Boardman was a star at New York University in the 1930s, then played professionally in the American Basketball League. He was one of the league's top scorers and played for seven teams in his ten-year career. At the time, the ABL was the top professional league in the East and one of only two major leagues in the United States (the other was the National Basketball League which was based in the Midwest. but larger in scope than the ABL).
Birth and Death Dates:
Before becoming a professional star in the ABL, Boardman enjoyed a terrific college career as a forward for New York University in the 1930s. In 1936, as a sophomore, he joined the defending National Champions with Jewish players Willie Rubenstein, Milt Schulman, King Kong Klein, Len Maidman, and fellow sophomore Irwin Witty. That season, NYU's squad was considered one of the greatest teams in history, extending its winning streak to 20-games before suddenly dropping three games in the middle of the season. Their invincibility broken, Boardman saw himself inserted into the starting line-up towards the end of the year, and the Violets finished the season with an overall record of 14-4.
In 1937, with the graduation of Rubenstein, Klein, and Maidman, Boardman became a permanent fixture in the starting line-up, but the Violets struggled during the season. With Witty ineligible for much of the season, NYU found itself thin on the frontline, despite Boardman's excellent playing. He finished as one of the top scorers in the New York Metropolitan area with 107 points, appearing in every game. NYU finished the season with an 11-6 record.
The following year, Boardman became NYUís star player, leading the Violets in scoring with 184 points (eighth in the New York Metropolitan area). NYU finished the regular season with a record of 14-6 and played in first-ever national postseason tournament, the NIT (National Invitational Tournament). With only six teams in the tournament, NYU advanced to the semifinals by defeating Long Island University in the first round, 39-37. They then lost 48-47 in the semifinals to Colorado, and 37-24 to Oklahoma A&M in the consolation game to finish in fourth place.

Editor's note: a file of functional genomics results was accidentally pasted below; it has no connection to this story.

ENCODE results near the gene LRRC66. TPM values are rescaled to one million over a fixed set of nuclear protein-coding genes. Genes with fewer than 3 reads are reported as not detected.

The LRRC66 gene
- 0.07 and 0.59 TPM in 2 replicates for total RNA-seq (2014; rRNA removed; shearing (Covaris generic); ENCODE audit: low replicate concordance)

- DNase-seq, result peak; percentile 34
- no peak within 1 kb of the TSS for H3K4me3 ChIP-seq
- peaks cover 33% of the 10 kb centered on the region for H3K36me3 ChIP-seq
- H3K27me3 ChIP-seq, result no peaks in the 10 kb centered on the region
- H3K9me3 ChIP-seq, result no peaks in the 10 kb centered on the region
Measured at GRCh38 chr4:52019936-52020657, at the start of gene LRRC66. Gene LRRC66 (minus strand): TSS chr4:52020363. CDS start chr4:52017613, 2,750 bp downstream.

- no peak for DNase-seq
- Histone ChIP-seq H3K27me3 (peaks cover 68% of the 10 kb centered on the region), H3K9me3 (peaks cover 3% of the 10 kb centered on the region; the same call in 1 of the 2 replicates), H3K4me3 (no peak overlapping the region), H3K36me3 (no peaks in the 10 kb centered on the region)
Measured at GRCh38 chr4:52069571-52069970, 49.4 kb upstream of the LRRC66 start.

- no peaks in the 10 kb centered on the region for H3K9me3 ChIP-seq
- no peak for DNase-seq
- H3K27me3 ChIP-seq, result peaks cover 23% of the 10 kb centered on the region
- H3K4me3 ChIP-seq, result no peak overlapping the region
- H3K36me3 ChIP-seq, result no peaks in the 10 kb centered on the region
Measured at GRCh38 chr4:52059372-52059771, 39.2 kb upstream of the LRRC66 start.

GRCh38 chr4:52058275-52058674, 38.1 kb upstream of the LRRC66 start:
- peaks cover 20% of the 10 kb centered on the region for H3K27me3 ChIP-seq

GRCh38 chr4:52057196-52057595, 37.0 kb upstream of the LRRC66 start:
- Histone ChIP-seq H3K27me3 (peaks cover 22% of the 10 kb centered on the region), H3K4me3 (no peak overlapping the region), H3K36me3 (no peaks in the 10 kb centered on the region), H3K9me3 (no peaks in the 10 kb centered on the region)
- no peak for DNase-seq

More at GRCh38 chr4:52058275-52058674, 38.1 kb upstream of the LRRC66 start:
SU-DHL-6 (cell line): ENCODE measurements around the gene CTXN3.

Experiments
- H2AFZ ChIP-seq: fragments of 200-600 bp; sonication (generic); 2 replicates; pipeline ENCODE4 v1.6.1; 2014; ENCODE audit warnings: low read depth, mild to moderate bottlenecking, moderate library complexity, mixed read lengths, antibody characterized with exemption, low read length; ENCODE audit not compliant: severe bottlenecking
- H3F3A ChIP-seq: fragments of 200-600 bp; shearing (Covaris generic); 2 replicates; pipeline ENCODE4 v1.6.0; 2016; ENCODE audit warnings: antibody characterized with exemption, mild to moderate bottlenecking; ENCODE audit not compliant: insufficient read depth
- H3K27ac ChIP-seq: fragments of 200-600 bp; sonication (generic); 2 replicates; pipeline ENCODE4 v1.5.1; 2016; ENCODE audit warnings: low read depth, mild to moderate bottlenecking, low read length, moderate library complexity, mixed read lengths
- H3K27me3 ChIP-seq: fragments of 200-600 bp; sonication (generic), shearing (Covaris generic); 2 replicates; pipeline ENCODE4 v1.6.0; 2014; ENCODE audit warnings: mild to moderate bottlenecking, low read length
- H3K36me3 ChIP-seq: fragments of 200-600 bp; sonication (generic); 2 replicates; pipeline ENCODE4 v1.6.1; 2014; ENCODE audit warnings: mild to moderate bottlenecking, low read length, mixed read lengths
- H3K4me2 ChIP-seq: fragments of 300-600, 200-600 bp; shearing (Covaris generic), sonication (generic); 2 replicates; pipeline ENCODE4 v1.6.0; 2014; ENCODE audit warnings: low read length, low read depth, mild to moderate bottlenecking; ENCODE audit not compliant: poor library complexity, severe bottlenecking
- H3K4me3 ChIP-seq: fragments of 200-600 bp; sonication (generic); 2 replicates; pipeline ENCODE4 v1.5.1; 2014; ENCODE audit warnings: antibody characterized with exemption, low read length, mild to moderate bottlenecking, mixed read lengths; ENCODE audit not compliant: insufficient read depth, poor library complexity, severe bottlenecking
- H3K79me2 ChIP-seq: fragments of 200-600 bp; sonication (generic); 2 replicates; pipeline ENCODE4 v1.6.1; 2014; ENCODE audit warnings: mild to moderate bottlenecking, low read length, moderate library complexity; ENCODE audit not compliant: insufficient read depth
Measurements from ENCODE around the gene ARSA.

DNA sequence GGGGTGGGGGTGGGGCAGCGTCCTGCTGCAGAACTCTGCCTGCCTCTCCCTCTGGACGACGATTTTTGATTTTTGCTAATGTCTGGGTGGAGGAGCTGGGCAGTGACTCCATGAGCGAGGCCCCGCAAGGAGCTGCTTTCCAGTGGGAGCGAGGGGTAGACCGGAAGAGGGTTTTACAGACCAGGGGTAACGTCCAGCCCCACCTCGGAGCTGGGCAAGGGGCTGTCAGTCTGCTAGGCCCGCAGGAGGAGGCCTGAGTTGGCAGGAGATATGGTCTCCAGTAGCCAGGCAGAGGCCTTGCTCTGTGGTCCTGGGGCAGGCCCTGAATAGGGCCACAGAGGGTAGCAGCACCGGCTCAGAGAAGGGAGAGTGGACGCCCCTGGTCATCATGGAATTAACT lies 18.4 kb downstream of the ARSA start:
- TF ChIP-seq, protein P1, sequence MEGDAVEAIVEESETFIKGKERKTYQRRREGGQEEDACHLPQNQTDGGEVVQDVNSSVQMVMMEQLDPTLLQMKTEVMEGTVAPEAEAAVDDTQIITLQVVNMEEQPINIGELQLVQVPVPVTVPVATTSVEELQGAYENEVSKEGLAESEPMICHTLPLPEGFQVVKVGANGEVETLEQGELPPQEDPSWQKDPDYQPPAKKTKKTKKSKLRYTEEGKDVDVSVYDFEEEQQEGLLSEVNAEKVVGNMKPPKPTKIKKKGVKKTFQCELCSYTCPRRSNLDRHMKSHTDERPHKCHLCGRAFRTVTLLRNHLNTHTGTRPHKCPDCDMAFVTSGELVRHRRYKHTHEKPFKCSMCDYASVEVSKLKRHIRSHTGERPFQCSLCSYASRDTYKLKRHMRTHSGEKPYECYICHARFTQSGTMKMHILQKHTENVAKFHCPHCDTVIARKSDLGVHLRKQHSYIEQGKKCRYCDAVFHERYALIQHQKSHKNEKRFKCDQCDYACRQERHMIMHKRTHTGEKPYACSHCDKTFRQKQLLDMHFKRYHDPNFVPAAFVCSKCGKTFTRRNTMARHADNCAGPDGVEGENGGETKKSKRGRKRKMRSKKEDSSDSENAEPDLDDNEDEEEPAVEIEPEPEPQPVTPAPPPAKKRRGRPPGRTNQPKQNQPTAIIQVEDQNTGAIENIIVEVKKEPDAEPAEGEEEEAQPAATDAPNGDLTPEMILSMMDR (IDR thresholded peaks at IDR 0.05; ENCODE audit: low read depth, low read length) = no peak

Boardman began his professional career in 1938 with the Troy Haymakers and finished second on the team in scoring (170 points in 27 games), but the Haymakers finished 12-21. The next year, he played for the Philadelphia Sphas (the nickname stood for the South Philadelphia Hebrew Association) and appeared in 27 games with them. The first place Sphas (20-13), won the ABL championship in a round-robin playoff.
Despite winning a title (the only one of his career), Boardman did not get as much playing time on the deep and experienced Philadelphia squad. He moved to the Baltimore Clippers in 1940. He played in 28 of the teamís 29 games and averaged 3.1 points per game (the same as with the Sphas), but the Clippers missed the playoffs. After playing 10 games with the Trenton Tigers in 1941-42, Boardman played for the fifth team in his five-year career when he played five games for the ABL-franchised New York Jewels in 1942-43. The Jewels finished last with a pathetic 1-6 record. The ABL had only five teams that year as the league struggled to survive during World War II.
Boardman missed the 1943-44 season, but returned the following year as a rejuvenated player and became of the ABLís best scorers. In 1944-45, Boardman played for the Wilmington Bombers and finished tied for third in the league with 255 points (9.1 average). The Bombers finished third in the league with a record of 14-14 and were eliminated from the playoffs by the Sphas. The following year, Boardman continued to show off his scoring prowess by finishing eighth in the league with 360 points (11.3 average) for the last-place Paterson Crescents. In 1946-47, he remained with the Crescents (the only time in his career that Boardman remained with a team for more than one season), and the team finished fourth in the Northern Division (the ABL expanded from 6 teams to 10 that year) with a record of 11-23. He finished fourth in the league with 412 points (12.9 average).
In the 1947-48 season, Boardman returned to the Sphas, the team with whom he had won his sole championship, and played in 9 games that year (4.9 points per game) before he retired from the ABL. He finished as the 19th all-time leading scorer in league history with 1,027 points.
Boardman played forward at NYU from 1936-38 and then played in the ABL for the Troy Haymakers in 1938-39, with the Philadelphia Sphas in 1939-40, for the Baltimore Clippers in 1940-41, for the Trenton Tigers in 1941-42, with the New York Jewels in 1942-43, the Wilmington Bombers in 1944-45, for the Paterson Crescents from 1945-47, and returned to the Sphas in 1947-48.
Use links below to navigate through the basketball section of Jews In Sports.
encyclopedia of JEWS in sports, by Bernard Postal, Jesse Silver, and Roy Silver (New York: Bloch Publishing Co., 1965)
The Modern Encyclopedia of Basketball, edited by Zander Hollander (New York: Doubleday, 1979)
New York Times, March 15, 1937
New York Times, March 7, 1938